H E R M E N E U T I C C H A O S J O U R N A L
I N T E R V I E W E D B Y S H I N J I N I B H A T T A C H A R J E E
The Lovers' Phrasebook can be purchased here.
Jordi Alonso graduated with an AB in English with an emphasis in Creative Writing from Kenyon College in the spring of 2014, where he studied poetry and literary translation. He was the first Turner Fellow in Poetry at SUNY Stony Brook where he received his MFA, and is now a Gus T. Ridgel Fellow at the University of Missouri, Columbia where he is a PhD candidate. He has been published or has work forthcoming in Kenyon Review Online, Noble/Gas Qtrly, Roanoke Review, Edible East End, and Fulcrum among other journals. His first book, a collection of erotic poems inspired by Sappho entitled Honeyvoiced was published by XOXOX Press in November of 2014. His latest collection, The Lovers' Phrasebook, is available from Red Flag Press. We are so excited to learn more about it from him.
We found the title of your forthcoming book The Lovers' Phrasebook quite haunting and compelling, as it combines relationships with the language that often helps to lift them into their identities. How did you conceive the chapbook and its title?
JA: The original inspiration for the project was a list of “untranslatable words”, which is to say, words that don’t have a direct correspondence in English, that Phoebe and I started keeping in the hopes that we’d use those words, whether together with one another or separately, in some sort of creative project. I wrote the bulk of the poems in a couple of frenzied snowbound weeks in the winter of 2014-2015 but I didn’t really have a concept of the manuscript as a whole until the end of that period when I noticed that I had enough words to organize the manuscript as a sort of phrasebook––a good model, I think, given the nature of the poems and how they flirt with translation and multiculturalism. One day I was working on something completely unrelated when the idea of titling this project The Lovers’ Phrasebook came to me. I toyed around with the apostrophe placement: “The Lover’s Phrasebook” versus “The Lovers’ Phrasebook.” Ultimately, I decided on the latter since I didn’t want to restrict the Phrasebook to one lover, but rather open it to as many as possible, just as how I hope the Phrasebook itself opens up other ways to think about love as a concept and as a daily action to its readers.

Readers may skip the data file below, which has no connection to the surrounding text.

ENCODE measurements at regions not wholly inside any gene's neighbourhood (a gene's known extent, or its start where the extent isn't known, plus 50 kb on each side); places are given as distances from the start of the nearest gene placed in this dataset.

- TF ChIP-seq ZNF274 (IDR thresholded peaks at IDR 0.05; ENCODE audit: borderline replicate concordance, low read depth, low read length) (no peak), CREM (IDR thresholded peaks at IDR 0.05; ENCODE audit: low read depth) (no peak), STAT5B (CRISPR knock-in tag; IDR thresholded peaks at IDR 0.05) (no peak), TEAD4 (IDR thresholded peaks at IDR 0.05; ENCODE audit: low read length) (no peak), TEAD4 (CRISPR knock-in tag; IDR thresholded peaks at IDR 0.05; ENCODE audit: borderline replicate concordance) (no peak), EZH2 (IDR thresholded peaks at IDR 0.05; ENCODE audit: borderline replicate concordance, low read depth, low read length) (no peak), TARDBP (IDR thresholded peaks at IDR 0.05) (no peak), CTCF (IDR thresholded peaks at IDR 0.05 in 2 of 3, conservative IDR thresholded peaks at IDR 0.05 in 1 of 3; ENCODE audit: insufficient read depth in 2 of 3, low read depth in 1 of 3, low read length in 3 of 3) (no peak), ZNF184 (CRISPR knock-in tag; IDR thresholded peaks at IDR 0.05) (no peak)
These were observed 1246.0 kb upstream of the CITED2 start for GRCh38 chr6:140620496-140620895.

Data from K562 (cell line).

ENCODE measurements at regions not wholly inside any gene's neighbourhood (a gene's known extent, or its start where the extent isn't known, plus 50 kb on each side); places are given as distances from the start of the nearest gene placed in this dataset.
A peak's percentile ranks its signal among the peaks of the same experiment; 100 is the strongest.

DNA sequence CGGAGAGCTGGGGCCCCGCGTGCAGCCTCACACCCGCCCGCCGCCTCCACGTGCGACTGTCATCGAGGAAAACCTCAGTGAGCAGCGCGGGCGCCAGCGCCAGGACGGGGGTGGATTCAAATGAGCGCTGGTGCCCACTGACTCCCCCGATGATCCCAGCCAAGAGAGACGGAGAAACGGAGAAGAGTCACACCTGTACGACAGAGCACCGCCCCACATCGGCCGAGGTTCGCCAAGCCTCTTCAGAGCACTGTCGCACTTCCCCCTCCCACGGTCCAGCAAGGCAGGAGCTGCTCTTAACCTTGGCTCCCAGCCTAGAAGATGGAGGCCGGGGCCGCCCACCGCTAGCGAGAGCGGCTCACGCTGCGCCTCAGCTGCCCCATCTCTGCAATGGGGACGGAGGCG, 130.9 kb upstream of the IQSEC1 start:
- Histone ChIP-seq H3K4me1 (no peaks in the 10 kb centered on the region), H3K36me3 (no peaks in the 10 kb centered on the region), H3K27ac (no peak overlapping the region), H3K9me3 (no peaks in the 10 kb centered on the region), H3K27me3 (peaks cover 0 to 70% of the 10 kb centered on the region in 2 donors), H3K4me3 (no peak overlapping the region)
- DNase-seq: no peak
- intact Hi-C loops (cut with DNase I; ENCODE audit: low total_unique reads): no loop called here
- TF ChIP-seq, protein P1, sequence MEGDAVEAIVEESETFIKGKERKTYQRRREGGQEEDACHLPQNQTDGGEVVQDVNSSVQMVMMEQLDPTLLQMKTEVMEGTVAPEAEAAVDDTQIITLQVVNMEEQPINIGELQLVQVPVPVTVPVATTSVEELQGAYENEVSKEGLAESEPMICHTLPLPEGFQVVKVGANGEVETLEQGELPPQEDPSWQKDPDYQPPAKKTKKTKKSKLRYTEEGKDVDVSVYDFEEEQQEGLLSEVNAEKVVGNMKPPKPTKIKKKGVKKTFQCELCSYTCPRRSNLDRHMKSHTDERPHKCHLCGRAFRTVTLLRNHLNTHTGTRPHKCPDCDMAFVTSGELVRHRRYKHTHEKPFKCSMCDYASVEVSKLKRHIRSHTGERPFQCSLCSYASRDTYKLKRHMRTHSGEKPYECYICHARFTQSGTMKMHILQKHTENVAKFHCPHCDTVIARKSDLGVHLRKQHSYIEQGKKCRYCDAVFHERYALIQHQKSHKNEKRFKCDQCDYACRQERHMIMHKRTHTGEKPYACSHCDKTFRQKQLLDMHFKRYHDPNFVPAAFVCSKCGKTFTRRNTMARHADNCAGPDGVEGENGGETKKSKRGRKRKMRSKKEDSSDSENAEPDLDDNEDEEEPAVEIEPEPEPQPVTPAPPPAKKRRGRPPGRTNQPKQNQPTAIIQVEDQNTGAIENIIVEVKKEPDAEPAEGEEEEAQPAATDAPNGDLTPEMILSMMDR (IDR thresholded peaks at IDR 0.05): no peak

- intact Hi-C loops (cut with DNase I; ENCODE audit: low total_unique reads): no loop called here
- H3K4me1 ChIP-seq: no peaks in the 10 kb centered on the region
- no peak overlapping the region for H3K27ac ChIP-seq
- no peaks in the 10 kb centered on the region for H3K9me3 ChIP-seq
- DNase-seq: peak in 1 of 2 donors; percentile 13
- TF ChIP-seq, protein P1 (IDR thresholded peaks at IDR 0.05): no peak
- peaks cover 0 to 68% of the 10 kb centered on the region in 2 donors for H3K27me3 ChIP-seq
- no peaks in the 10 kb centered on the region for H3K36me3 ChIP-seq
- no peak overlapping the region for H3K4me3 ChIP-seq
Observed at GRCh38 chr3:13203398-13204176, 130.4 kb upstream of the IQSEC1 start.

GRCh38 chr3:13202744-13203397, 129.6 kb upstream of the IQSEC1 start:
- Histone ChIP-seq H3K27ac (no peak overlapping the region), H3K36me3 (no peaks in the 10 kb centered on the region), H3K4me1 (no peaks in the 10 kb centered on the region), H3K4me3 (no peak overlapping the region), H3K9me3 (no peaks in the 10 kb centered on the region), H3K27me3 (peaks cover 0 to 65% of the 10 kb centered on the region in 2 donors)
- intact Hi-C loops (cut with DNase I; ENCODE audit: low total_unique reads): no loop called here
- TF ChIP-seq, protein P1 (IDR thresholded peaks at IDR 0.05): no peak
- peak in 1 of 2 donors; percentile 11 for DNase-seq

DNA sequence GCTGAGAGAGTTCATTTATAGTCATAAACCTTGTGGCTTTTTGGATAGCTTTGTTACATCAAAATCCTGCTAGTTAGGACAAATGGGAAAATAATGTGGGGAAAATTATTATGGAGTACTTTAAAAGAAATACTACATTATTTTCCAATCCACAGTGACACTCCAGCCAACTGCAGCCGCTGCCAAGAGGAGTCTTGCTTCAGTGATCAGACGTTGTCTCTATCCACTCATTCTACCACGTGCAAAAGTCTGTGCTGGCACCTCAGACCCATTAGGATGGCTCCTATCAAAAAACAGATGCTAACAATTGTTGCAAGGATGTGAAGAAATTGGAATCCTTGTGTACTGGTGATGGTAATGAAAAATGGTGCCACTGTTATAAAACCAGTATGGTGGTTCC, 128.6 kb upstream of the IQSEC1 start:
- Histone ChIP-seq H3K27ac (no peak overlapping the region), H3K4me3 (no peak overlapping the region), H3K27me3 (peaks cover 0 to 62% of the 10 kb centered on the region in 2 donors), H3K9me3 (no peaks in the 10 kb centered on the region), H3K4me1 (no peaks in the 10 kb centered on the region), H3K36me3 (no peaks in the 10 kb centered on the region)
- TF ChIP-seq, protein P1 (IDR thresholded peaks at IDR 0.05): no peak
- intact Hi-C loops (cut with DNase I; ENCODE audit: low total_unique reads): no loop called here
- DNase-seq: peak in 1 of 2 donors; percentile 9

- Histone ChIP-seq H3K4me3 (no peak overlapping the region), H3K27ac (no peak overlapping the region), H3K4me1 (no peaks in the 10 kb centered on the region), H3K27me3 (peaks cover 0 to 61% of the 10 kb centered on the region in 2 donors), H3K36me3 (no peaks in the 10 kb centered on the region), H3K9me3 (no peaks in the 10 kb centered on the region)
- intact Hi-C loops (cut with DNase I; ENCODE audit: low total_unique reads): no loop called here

Something that we find very intriguing about the book is the illustration that accompanies every poem in it. We really admire the way Phoebe Carter’s illustrations complement the poetic pieces by honoring your poetic detail and vision, and carve a new narrative out of it that lends a richer texture to the poems. How did your collaboration come into being, and how did your unique perspectives meet each other in the chapbook?
JA: Like I said earlier, the expiration for this project was collaborative in the first place. Most, if not all of Phoebe’s illustrations were done with my poems in front of her; she was at times, aside from my illustrator, my editor––asking me to clarify a scene here, a line there. In an early draft of “Epiberen”, I made a terrible pun on the phrase “mystery baker”. After having to explain the pun countless times (and so sucking out whatever grain of cleverness it had in the first place) I sent the poem to Phoebe, who said something along the lines of “do we really need that line?” The answer to that turned out to be a resounding “no” and it gave me more space to explore the idea behind that word: "to go off and engage in unspecified, usually bureaucratic or administrative activities that seem highly important but, in fact, are not” and resulted in Phoebe’s great illustration of a shifty-eyed office worker surreptitiously eating doughnuts.